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Steven A. Greenburg, Education Law
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New federal education law signals end of “No Child Left Behind”

The era of No Child Left Behind is coming to a close. On December 10, President Barack Obama signed into law the Every Student Succeeds Act (ESSA), which replaces No Child Left Behind. The transition to ESSA will begin next August, with major changes coming in the 2016-2017 school year.

Like No Child Left Behind, the policy behind ESSA is to improve education nationwide by closing the achievement gap and ensuring greater accountability. Both laws emphasize standardized testing and accountability goals. However, ESSA takes a more localized, state-centered approach than its predecessor.

What else makes the new law different?

  • ESSA gives states greater flexibility, especially when it comes to testing, educational standards and accountability goals.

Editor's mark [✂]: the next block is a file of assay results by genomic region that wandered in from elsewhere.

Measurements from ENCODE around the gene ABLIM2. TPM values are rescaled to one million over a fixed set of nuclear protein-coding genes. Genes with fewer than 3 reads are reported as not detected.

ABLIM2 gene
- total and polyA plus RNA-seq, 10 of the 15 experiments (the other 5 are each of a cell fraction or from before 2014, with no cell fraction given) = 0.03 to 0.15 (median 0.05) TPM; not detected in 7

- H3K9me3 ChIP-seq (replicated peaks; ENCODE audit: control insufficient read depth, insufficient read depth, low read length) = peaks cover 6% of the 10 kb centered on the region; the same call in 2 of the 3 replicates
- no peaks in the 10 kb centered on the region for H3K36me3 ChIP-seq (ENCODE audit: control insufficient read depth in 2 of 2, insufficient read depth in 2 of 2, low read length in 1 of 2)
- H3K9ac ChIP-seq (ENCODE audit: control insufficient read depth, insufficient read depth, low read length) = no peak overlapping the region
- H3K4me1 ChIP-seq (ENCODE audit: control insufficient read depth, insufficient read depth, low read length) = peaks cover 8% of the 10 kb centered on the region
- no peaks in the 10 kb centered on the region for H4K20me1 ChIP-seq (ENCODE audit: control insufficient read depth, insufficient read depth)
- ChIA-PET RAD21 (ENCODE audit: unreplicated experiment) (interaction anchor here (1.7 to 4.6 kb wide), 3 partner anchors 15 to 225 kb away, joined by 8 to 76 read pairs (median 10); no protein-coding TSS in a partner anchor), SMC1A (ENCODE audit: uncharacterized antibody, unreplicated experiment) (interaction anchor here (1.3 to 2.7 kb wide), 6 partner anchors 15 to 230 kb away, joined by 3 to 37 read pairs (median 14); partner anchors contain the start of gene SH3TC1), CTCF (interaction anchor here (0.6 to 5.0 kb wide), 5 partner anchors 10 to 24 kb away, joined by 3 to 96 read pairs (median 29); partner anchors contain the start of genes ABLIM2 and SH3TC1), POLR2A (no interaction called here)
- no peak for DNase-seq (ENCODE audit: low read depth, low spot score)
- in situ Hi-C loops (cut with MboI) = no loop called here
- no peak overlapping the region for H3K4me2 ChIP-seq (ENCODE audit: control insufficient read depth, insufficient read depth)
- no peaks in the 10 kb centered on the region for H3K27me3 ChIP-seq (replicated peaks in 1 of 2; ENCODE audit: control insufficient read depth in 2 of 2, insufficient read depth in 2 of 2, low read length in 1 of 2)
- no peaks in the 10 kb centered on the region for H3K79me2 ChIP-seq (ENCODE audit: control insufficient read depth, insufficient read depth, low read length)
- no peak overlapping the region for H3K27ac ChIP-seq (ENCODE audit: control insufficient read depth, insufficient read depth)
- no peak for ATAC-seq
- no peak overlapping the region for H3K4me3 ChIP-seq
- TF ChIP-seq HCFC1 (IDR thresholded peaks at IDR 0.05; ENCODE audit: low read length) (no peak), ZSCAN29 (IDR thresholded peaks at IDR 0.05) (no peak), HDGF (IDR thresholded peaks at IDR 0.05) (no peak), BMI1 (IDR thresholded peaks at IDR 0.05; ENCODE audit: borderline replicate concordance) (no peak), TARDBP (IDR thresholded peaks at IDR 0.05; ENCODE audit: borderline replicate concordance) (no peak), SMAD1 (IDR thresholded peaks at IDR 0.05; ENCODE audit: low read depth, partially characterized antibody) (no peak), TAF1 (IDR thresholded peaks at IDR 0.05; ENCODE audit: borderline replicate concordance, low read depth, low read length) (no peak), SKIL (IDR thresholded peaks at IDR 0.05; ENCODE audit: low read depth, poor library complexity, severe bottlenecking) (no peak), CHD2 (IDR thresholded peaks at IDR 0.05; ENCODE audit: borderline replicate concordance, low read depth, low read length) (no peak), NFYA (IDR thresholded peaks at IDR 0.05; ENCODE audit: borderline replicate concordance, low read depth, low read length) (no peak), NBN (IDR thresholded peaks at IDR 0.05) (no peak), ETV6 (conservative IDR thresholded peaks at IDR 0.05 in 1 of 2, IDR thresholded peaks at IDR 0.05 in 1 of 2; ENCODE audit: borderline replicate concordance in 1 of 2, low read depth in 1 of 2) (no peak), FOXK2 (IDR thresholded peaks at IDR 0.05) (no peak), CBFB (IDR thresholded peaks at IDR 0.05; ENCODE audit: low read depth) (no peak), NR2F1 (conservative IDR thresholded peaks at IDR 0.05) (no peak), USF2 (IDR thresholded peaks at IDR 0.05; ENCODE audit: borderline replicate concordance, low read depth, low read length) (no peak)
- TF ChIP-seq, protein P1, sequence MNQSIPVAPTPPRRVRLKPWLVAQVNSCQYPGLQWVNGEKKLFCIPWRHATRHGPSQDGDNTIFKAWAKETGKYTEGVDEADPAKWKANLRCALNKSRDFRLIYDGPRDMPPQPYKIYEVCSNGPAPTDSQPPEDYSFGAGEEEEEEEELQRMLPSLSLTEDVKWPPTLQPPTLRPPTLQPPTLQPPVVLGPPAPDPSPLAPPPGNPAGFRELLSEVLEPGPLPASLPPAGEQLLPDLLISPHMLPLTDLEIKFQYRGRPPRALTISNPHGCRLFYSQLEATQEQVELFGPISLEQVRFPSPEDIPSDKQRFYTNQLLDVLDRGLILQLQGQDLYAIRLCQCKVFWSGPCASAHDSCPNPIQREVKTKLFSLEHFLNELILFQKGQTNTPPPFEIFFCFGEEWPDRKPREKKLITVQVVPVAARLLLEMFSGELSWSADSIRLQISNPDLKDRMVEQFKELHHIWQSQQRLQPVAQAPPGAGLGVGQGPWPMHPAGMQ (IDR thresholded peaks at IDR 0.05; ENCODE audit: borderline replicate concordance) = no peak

• ESSA provides more emphasis on a broader array of objective criteria – such as testing scores, graduation rates, suspension rates and college enrollment rates – while still factoring into account nonacademic factors that influence schools’ performance.
  • Whereas No Child Left Behind prescribed harsh remediation measures for underperforming schools, the new law gives states authority to establish their own “evidence-based methods” for assisting schools that are struggling.

Prominent educational leaders in California have initially met the law with enthusiasm. However, they caution that the upcoming regulatory process will play a key role in fleshing out the details of how the law will impact schools.

With the ink still drying on the new law – and its actual implementation still off on the horizon – it remains to be seen how ESSA will affect Northern California schools. However, it’s important for parents to be aware of these changes, and to keep abreast of new developments in these ongoing reforms.

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